1. Electronic signature;
  2. Advanced electronic signature;
  3. Qualified electronic signature.


The idea of the EU legislator is that the eIDAS Regulation:

  1. sets out the legal conditions for the member states acknowledgement of the electronic identifications measures for natural and legal persons covered by the notified electronic identification notification of another Member State;
  2. sets out the laws concerning the trusts services including establishing legal frames for: i) electronic signature, ii) electronic seal, iii) electronic registered delivery service, etc.

Thus the eIDAS Regulation concerns 2 issues:

  1. Electronic identification system;
  2. Trust services.

European legal act applies to the electronic identification schemes notified by Member States and applies to the trust service providers based in the European Union. Although the eIDAS Regulation with the EU secondary legislation is a comprehensive legal solution it is necessary to concretise certain issues in the national law. Thereby the Polish legislator has passed the Act of 5 September 2016 on Trust Services and Electronic Identification concretizing and specifying the European act.[6] The Polish Act introduces as follows:

  1. National trust infrastructure;
  2. Trust services providers business activity;
  3. National electronic identification scheme;
  4. Trust services providers supervision;
  5. National electronic identification scheme supervision;
  6. Criminal provisions;
  7. Pecuniary penalties provisions.


There are 3 types of electronic signature: i) electronic signature; ii) advanced electronic signature and iii) qualified electronic signature.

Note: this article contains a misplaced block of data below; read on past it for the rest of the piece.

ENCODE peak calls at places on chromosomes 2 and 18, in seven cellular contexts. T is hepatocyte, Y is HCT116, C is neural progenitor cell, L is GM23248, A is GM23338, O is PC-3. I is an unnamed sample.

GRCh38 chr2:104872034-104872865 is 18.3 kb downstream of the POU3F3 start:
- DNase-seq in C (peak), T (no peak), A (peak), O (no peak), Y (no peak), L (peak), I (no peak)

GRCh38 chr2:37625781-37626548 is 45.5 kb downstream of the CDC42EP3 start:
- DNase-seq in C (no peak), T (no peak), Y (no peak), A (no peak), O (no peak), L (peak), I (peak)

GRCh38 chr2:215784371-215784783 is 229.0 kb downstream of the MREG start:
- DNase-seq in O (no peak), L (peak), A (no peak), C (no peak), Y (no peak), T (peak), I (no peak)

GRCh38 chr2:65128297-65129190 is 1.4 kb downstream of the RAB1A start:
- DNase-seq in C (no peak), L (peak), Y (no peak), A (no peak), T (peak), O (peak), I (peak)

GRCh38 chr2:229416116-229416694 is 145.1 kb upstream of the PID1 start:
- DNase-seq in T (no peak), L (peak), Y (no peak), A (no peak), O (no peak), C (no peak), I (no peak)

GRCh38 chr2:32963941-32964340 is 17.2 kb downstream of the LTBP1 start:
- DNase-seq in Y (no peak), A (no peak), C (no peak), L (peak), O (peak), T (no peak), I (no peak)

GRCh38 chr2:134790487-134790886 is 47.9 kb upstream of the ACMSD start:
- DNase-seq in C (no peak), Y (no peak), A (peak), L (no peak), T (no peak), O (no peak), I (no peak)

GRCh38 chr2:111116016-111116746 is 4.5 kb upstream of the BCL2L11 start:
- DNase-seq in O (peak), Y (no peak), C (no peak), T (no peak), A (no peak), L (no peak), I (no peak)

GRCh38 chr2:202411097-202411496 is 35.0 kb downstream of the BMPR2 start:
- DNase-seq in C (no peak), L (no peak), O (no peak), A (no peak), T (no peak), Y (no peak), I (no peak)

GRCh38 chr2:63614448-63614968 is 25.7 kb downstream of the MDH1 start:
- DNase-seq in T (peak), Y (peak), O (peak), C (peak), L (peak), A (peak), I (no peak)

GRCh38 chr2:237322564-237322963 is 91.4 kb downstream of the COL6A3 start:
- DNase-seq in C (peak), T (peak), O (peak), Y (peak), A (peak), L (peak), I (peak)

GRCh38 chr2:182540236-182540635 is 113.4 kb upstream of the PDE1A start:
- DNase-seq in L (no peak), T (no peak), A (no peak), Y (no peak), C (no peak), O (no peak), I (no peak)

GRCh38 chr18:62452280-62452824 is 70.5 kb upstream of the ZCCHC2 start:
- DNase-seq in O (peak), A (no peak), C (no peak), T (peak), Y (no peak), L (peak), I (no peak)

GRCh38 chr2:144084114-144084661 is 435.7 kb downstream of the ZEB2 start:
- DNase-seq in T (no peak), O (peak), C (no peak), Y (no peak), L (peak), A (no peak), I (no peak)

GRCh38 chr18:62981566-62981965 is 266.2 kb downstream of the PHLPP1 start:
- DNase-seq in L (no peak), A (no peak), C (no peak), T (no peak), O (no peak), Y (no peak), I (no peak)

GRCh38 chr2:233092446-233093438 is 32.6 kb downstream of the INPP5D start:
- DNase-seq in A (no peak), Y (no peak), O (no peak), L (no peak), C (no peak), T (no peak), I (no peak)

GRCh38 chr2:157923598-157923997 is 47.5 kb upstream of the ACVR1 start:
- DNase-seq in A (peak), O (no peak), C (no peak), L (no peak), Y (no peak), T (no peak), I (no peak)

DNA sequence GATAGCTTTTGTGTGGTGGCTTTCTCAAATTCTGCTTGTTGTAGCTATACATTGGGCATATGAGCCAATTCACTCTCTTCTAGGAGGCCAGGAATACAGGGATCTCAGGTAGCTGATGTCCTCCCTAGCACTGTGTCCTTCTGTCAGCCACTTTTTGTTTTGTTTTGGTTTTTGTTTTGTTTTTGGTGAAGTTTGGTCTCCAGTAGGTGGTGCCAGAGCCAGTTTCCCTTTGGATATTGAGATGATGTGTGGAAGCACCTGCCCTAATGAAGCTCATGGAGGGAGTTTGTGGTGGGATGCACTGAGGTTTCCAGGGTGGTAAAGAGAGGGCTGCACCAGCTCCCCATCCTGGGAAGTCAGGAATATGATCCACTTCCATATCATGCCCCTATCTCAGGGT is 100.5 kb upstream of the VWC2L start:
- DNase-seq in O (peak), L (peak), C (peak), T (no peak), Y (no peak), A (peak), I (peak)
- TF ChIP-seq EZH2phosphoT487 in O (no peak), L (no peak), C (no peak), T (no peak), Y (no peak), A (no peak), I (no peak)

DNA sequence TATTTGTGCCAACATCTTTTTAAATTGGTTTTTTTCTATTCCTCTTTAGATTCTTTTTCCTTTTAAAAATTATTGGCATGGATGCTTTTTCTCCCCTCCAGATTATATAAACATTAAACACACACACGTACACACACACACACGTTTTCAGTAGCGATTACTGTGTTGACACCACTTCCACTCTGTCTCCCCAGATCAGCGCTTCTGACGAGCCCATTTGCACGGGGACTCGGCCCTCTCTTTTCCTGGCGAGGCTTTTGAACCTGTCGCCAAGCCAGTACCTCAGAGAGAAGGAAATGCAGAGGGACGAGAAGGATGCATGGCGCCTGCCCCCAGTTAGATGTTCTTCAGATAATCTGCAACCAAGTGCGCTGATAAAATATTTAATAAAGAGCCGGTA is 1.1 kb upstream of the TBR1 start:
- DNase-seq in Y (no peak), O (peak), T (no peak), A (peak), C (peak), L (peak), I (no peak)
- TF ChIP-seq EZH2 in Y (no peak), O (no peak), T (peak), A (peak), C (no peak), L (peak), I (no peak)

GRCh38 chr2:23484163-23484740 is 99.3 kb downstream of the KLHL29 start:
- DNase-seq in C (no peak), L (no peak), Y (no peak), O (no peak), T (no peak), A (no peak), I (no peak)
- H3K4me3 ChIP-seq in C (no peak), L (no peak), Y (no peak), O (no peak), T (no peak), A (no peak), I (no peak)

1. Non-qualified electronic signature certificate (non-qualified signature) is the common term for any electronic signature (other than qualified). It is used for signing emails and for logging into a domain. It can be also used to sign documents, but a signature created using this type of certificate does not have the same legal force as oleographic signature.
  2. Qualified electronic signature (certificated). Qualified signature certificate (qualified electronic signature) is a certificate issued by a qualified trust services provider. This type of electronic signature fulfills the eIDAS requirements. A signature made with this type of certificate is equivalent to oleographic signature.


  1. Definition

A qualified signature is an electronic signature which has the same legal force as oleographic signature.

This legal force can be found in the Polish Civil Code:

Article 78(1) [Electronic form]

§  1. To meet the written form requirement of a legal act of law, it is sufficient to submit a declaration of will in electronic form and caption it with a qualified electronic signature.

§  2. The declaration of will submitted in electronic form is equivalent to the declaration of will submitted in a written form. [7]

  • How to obtain a qualified electronic signature

A qualified electronic signature can be bought from one of the certified providers (entities). The list of the certificate providers can be found under this link (on the National Certification Centre website):

The most popular qualified signatures (certificates) include:

  • Sigilium Sign,
  • Szafir 2.0.
  • proCentrum SmartSign,
  • PEN- HEART 3.9,
  • SecureDoc2
  • EuroCert
  • What can be done with the use of the qualified electronic signature

For instance:

  • Executing an agreement;
  • Participation in auctions on electronic tendering platforms;
  • Remote conclusion of civil law contracts;
  • Signing and filing of financial statements sent to the National Court Register;
  • Sending electronic invoices online.

To see full list of qualified electronic signature utilization:

To see the detailed information about technology used in the construction of the qualified electronic signature:



[1], (access date: 11th August, 2021).

[2], (access date: 11th August, 2021).

[3], (access date: 11th August, 2021).

[4], (access date: 11th August, 2021).

[5] To see full list of criteria:, (access date: 11th August, 2021).

[6] To see full Act:, (access date: 11th August, 2021).

[7], (access date: 11th August, 2021).